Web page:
However, not everyone is fortunate enough to have a smooth campaign. In a shocking twist, the PT (Party of Labor) leadership abandoned its candidate, Ricardo Mejía, just days before the Coahuila gubernatorial election. It's a case of political opportunism at its finest, as they throw their support behind Armando Guadiana, leaving Mejía high and dry. Politics can be a fickle game indeed.
On the crime front, Teocaltiche, Jalisco, experienced a violent day that left the community on edge. Shootings, burnt cars, and the seizure of armored vehicles paint a grim picture of the confrontation that took place. It serves as a stark reminder of the challenges Mexico faces in combating organized crime and maintaining peace and security.
In a heartbreaking development, Miguel Huerta, a Servant of the Nation, has been kidnapped for a staggering three months. Crime knows no bounds and respects no boundaries, as his family and friends mourn his absence and demand justice. It's a stark reminder that even those who dedicate their lives to public service are not immune to the cruel realities of criminal activity.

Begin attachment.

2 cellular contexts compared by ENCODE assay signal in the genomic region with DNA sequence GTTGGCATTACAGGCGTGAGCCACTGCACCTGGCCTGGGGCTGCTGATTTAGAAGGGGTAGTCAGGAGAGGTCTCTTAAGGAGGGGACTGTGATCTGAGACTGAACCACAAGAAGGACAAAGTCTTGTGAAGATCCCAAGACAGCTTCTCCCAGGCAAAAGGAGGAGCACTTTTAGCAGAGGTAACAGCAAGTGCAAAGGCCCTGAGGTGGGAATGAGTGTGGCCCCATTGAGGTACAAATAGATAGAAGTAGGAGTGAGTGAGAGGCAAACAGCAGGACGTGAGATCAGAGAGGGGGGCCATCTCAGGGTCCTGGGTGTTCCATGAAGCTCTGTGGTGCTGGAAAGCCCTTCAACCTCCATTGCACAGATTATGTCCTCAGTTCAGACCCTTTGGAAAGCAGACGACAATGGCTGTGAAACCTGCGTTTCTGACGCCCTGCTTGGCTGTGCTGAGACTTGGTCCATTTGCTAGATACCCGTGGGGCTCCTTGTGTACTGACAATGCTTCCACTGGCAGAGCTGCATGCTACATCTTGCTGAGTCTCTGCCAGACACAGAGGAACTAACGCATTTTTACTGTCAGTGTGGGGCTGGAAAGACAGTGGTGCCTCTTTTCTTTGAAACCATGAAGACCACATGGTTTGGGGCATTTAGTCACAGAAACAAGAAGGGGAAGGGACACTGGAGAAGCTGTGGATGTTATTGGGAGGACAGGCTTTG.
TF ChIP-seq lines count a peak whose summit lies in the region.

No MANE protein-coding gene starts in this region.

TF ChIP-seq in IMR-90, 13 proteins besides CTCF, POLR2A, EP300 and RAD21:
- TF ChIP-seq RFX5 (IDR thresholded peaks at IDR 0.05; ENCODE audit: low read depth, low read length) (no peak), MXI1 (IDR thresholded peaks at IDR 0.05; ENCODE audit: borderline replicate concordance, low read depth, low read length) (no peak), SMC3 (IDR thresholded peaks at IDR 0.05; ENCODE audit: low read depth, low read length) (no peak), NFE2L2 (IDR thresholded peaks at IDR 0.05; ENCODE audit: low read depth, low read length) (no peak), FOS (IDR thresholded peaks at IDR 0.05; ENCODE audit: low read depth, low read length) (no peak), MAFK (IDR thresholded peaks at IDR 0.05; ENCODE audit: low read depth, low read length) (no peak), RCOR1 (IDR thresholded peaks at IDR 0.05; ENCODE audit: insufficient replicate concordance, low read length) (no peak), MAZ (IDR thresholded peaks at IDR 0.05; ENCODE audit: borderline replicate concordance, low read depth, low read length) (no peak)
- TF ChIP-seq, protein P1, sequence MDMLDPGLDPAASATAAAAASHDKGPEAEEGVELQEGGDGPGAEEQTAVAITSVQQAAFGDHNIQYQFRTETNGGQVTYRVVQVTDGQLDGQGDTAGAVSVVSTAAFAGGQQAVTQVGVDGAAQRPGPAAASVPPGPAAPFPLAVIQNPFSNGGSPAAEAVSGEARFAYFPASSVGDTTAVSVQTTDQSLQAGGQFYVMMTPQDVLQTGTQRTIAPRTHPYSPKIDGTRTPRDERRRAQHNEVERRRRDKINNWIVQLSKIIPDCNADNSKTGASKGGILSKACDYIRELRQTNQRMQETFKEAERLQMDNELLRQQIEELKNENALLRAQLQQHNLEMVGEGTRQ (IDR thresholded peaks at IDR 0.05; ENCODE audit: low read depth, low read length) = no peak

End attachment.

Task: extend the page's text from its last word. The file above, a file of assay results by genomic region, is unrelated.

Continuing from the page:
In a move that raised eyebrows, the INE (National Electoral Institute) has ordered Morena, the ruling party, to put a stop to the activism of the so-called 'corcholatas.' These individuals have been actively promoting presidential aspirants and holding meetings, which the INE deems inappropriate during the ongoing electoral process. It seems like even the smallest details can become sources of contention in the political arena.
And speaking of contention, the TEPJF (Electoral Tribunal of the Judicial Power of the Federation) has confirmed that infractions were committed by President AMLO during the recall process in 2022. The morning press conferences, famously known as "mañaneras," were found to have violated regulations. It's a reminder that even the highest office in the land must adhere to the rules.
Finally, in an unexpected twist of wildlife escapades, residents of Villa de Tezontepec, Hidalgo, were put on alert when a gorilla was found loose on a property. The municipality wasted no time in issuing an alert, urging residents to be cautious and vigilant. One can only imagine the adventure that ensued as authorities worked to secure the wandering primate.
And there you have it, a dose of Mexico's news. From fuel theft vanishing acts to presidential candidate drama, crime waves to kidnapped public servants, and even a loose gorilla in Hidalgo, Mexico never fails to surprise us with its colorful and unpredictable stories. Stay tuned for more!